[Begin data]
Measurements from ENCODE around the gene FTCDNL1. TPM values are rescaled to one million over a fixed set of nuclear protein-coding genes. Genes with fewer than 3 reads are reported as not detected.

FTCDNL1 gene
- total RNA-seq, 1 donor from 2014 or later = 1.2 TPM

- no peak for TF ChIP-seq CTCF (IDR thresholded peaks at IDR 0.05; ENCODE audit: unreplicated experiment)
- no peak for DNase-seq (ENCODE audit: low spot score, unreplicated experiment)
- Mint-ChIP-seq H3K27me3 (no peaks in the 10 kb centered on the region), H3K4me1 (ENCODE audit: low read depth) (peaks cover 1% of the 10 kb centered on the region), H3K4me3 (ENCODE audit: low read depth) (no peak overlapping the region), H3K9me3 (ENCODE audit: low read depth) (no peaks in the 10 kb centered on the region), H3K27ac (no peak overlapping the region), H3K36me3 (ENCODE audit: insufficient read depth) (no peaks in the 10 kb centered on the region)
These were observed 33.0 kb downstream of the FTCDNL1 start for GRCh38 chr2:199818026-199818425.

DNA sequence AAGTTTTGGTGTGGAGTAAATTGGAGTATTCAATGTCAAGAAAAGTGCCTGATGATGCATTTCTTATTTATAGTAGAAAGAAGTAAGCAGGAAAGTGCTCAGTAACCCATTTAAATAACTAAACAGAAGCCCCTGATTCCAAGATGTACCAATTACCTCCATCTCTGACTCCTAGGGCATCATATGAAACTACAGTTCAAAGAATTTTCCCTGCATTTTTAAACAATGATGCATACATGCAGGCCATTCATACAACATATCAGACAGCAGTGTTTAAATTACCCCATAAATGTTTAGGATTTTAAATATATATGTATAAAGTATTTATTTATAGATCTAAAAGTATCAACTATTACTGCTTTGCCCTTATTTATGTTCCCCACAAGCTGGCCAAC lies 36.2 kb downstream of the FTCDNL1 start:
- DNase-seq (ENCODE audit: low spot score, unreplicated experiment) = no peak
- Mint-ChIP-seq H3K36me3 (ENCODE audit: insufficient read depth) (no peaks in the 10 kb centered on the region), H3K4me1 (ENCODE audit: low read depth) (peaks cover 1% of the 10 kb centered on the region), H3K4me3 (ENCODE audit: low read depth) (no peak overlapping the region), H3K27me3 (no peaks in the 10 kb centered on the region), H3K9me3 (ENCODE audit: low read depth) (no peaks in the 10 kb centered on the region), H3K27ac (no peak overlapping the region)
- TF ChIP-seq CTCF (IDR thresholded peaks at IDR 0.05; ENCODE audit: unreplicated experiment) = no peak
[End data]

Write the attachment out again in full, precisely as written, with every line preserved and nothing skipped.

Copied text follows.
Measurements from ENCODE around the gene FTCDNL1. TPM values are rescaled to one million over a fixed set of nuclear protein-coding genes. Genes with fewer than 3 reads are reported as not detected.

FTCDNL1 gene
- total RNA-seq, 1 donor from 2014 or later = 1.2 TPM

- no peak for TF ChIP-seq CTCF (IDR thresholded peaks at IDR 0.05; ENCODE audit: unreplicated experiment)
- no peak for DNase-seq (ENCODE audit: low spot score, unreplicated experiment)
- Mint-ChIP-seq H3K27me3 (no peaks in the 10 kb centered on the region), H3K4me1 (ENCODE audit: low read depth) (peaks cover 1% of the 10 kb centered on the region), H3K4me3 (ENCODE audit: low read depth) (no peak overlapping the region), H3K9me3 (ENCODE audit: low read depth) (no peaks in the 10 kb centered on the region), H3K27ac (no peak overlapping the region), H3K36me3 (ENCODE audit: insufficient read depth) (no peaks in the 10 kb centered on the region)
These were observed 33.0 kb downstream of the FTCDNL1 start for GRCh38 chr2:199818026-199818425.

DNA sequence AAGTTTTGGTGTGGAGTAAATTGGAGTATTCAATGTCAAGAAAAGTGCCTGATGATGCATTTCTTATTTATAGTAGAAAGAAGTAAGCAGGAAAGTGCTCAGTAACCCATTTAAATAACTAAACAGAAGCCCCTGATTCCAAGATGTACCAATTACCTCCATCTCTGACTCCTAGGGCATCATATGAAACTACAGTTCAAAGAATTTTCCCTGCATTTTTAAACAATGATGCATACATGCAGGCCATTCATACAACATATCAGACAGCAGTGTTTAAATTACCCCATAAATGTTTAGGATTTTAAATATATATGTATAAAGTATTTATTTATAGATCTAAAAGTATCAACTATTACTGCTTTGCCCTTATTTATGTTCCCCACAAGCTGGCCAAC lies 36.2 kb downstream of the FTCDNL1 start:
- DNase-seq (ENCODE audit: low spot score, unreplicated experiment) = no peak
- Mint-ChIP-seq H3K36me3 (ENCODE audit: insufficient read depth) (no peaks in the 10 kb centered on the region), H3K4me1 (ENCODE audit: low read depth) (peaks cover 1% of the 10 kb centered on the region), H3K4me3 (ENCODE audit: low read depth) (no peak overlapping the region), H3K27me3 (no peaks in the 10 kb centered on the region), H3K9me3 (ENCODE audit: low read depth) (no peaks in the 10 kb centered on the region), H3K27ac (no peak overlapping the region)
- TF ChIP-seq CTCF (IDR thresholded peaks at IDR 0.05; ENCODE audit: unreplicated experiment) = no peak